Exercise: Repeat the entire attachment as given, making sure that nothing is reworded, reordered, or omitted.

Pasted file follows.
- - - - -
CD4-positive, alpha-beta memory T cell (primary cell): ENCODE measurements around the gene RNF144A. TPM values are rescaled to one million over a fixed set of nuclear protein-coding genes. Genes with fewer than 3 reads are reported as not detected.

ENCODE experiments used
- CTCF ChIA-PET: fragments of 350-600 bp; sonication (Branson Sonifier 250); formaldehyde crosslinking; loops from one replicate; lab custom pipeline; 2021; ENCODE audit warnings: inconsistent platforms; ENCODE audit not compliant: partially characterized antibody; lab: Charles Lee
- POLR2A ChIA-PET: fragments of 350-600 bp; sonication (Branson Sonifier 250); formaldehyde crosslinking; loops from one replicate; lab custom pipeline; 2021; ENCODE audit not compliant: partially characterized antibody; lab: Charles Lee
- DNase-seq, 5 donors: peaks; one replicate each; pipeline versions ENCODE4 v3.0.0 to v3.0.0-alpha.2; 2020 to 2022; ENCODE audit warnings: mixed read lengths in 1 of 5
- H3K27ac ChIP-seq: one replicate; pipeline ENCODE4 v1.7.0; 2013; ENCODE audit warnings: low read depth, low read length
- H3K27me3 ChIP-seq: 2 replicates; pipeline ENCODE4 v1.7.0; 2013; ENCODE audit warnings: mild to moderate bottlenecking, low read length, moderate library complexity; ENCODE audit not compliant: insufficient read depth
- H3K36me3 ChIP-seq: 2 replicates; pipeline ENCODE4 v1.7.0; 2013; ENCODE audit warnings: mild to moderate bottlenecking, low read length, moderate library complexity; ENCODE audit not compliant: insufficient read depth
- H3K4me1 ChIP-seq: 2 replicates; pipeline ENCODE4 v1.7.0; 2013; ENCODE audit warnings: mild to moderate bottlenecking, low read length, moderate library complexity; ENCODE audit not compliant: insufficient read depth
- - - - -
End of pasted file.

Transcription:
CD4-positive, alpha-beta memory T cell (primary cell): ENCODE measurements around the gene RNF144A. TPM values are rescaled to one million over a fixed set of nuclear protein-coding genes. Genes with fewer than 3 reads are reported as not detected.

ENCODE experiments used
- CTCF ChIA-PET: fragments of 350-600 bp; sonication (Branson Sonifier 250); formaldehyde crosslinking; loops from one replicate; lab custom pipeline; 2021; ENCODE audit warnings: inconsistent platforms; ENCODE audit not compliant: partially characterized antibody; lab: Charles Lee
- POLR2A ChIA-PET: fragments of 350-600 bp; sonication (Branson Sonifier 250); formaldehyde crosslinking; loops from one replicate; lab custom pipeline; 2021; ENCODE audit not compliant: partially characterized antibody; lab: Charles Lee
- DNase-seq, 5 donors: peaks; one replicate each; pipeline versions ENCODE4 v3.0.0 to v3.0.0-alpha.2; 2020 to 2022; ENCODE audit warnings: mixed read lengths in 1 of 5
- H3K27ac ChIP-seq: one replicate; pipeline ENCODE4 v1.7.0; 2013; ENCODE audit warnings: low read depth, low read length
- H3K27me3 ChIP-seq: 2 replicates; pipeline ENCODE4 v1.7.0; 2013; ENCODE audit warnings: mild to moderate bottlenecking, low read length, moderate library complexity; ENCODE audit not compliant: insufficient read depth
- H3K36me3 ChIP-seq: 2 replicates; pipeline ENCODE4 v1.7.0; 2013; ENCODE audit warnings: mild to moderate bottlenecking, low read length, moderate library complexity; ENCODE audit not compliant: insufficient read depth
- H3K4me1 ChIP-seq: 2 replicates; pipeline ENCODE4 v1.7.0; 2013; ENCODE audit warnings: mild to moderate bottlenecking, low read length, moderate library complexity; ENCODE audit not compliant: insufficient read depth